A Speedhunter’s job isn’t over, even when every car inside an event has been gone over with a fine-tooth comb. No, that is just half the fun. The other half is in the parking lot.
It’s been said many times over here before, but head along to any event and you’re guaranteed to find some of the best and most interesting cars outside the venue.
These cars are sometimes owned by people who can’t dedicate a full day to an event. Others simply aren’t interested in entering their cars, and I’m sure plenty of people don’t think that their car is up to scratch, even though that might not be true at all.
With that in mind, before bidding farewell to Shunsuke and the team at the Off Time Meeeeting, I decided to check out the parking lot directly outside the Fujisanmesse exhibition center, to see what spectator machines had turned up to the party.
Following on from my seven-hour endurance race in Hokkaido, spotting this Suzuki Alto Works brought back great memories of hunting down more powerful opponents around Tokachi International Speedway.
At car events in Japan you can always find older gentlemen checking out the kyusha. I wonder if this clean Fairlady Z was bringing back nostalgic memories…
Wide-body FD3S anyone? This Mazda RX-7 looked to be thoroughly modified.
Of everything I spotted in the parking lot, this Honda Beat was my favorite. In fact, it was one of my favorite cars of the day outright, hence the title for this story.
This particular example wears a full bodykit from Cozy-Lights, a small kei specialty shop with a strong reputation in the Beat community for its functional and stylish upgrades. The front bumper shaves around 1kg (2.2lb) from the kerb weight.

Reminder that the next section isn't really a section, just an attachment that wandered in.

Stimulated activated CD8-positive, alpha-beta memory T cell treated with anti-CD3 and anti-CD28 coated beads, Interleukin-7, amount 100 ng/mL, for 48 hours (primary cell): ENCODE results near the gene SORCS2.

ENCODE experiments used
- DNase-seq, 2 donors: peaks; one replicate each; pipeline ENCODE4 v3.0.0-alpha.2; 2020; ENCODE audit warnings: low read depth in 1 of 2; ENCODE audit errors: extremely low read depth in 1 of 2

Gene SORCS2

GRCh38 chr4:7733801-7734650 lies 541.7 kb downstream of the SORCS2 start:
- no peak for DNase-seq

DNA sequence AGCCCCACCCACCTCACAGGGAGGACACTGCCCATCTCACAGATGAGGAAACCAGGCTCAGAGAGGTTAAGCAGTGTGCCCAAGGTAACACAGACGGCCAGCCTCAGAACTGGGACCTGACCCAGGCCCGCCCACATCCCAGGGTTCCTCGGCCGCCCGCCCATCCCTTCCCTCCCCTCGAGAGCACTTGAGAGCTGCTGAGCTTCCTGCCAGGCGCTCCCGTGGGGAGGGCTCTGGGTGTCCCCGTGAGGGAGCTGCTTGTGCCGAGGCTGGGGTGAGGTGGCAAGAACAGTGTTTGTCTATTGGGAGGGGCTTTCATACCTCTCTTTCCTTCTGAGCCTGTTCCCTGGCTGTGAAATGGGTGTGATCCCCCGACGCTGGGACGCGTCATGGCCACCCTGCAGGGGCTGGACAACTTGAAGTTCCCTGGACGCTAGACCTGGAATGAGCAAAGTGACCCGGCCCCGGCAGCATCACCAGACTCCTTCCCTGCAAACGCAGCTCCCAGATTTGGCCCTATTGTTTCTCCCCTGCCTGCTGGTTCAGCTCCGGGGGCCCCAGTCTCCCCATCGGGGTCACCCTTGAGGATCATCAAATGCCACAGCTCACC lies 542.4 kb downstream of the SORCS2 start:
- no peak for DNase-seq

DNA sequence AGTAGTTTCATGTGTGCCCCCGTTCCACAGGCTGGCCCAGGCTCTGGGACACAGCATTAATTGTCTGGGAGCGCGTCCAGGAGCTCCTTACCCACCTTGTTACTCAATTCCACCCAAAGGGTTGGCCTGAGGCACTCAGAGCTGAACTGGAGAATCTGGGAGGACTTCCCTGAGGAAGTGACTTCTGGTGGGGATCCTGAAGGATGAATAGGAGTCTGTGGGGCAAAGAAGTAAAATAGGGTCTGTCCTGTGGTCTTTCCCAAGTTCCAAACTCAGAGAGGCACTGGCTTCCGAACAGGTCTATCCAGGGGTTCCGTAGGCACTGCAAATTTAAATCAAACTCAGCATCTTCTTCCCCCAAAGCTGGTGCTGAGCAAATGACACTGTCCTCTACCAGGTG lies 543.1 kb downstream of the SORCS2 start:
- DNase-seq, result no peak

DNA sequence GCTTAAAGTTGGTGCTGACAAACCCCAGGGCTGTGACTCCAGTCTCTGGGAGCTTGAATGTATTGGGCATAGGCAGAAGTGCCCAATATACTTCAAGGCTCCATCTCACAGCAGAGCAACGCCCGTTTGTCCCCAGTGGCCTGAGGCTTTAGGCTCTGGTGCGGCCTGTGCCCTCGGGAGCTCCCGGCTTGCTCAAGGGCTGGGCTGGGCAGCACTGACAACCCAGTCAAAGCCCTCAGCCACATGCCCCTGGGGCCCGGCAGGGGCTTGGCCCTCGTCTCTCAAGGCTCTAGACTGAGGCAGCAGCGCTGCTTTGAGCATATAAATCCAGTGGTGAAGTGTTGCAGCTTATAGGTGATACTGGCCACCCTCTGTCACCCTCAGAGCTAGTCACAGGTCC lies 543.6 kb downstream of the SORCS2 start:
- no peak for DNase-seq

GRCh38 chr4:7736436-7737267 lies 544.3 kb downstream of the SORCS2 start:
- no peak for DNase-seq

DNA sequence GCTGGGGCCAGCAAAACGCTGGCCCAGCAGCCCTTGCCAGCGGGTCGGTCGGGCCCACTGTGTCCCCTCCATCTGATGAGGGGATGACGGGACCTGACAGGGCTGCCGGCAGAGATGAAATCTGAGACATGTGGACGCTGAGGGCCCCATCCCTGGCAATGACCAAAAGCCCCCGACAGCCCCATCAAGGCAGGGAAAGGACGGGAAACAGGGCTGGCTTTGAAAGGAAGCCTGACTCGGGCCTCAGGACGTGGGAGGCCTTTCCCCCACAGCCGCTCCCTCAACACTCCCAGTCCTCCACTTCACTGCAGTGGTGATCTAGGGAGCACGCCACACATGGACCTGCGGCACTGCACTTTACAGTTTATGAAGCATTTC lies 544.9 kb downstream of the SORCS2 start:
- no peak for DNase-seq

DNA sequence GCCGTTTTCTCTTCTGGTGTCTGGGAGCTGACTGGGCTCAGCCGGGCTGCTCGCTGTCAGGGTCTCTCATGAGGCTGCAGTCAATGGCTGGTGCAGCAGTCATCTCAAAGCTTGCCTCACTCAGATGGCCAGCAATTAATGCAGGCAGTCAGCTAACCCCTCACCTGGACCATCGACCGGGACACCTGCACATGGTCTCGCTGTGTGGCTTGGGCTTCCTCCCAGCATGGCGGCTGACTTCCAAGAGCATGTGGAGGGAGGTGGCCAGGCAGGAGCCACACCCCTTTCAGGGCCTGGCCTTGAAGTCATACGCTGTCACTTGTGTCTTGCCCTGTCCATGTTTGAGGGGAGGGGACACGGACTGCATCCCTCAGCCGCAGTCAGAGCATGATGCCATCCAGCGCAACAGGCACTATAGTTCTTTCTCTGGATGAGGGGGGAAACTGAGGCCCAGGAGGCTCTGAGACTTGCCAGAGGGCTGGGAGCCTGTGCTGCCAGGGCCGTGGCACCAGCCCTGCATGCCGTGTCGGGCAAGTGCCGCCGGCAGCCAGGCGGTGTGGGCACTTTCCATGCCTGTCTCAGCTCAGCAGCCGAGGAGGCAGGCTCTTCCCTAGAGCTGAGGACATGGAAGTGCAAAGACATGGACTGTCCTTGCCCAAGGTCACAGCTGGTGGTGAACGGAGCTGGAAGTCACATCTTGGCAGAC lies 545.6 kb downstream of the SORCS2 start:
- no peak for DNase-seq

The owner also decided to ditch the soft top and its mechanism for a composite hard top, and that saved approximately 12kg (26lb) more. As the hood and trunk are both composite too – and with other lightweight modifications in the mix – I wouldn’t be surprised if this things tips the scales at around 700kg (1,543lb).
RAYS Volk Racing TE37s look right at home on anything, and the Diamond Dark Gunmetal 15-inch Sonic variants fitted to this Beat are no exception. The spoke concavity provides more than enough clearance for upgraded Wilwood brake calipers too.
Inside, it’s classic Beat theater. The sports bike-like cluster seems to have been upgraded from stock, hinting at some potential changes in the engine department, perhaps to allow the 656cc three-cylinder engine to rev up to 10,000rpm. Classic Defi gauges relay engine vitals, and a splash of carbon fiber trim adds character to the interior without taking away any of its original charm.
I’d really love to know the full story of this car, so hopefully I see it again sometime and can speak to its owner.
Now I have a dilemma though – writing this has made me want a Honda Beat more than a Suzuki Cappuccino… Which would you choose?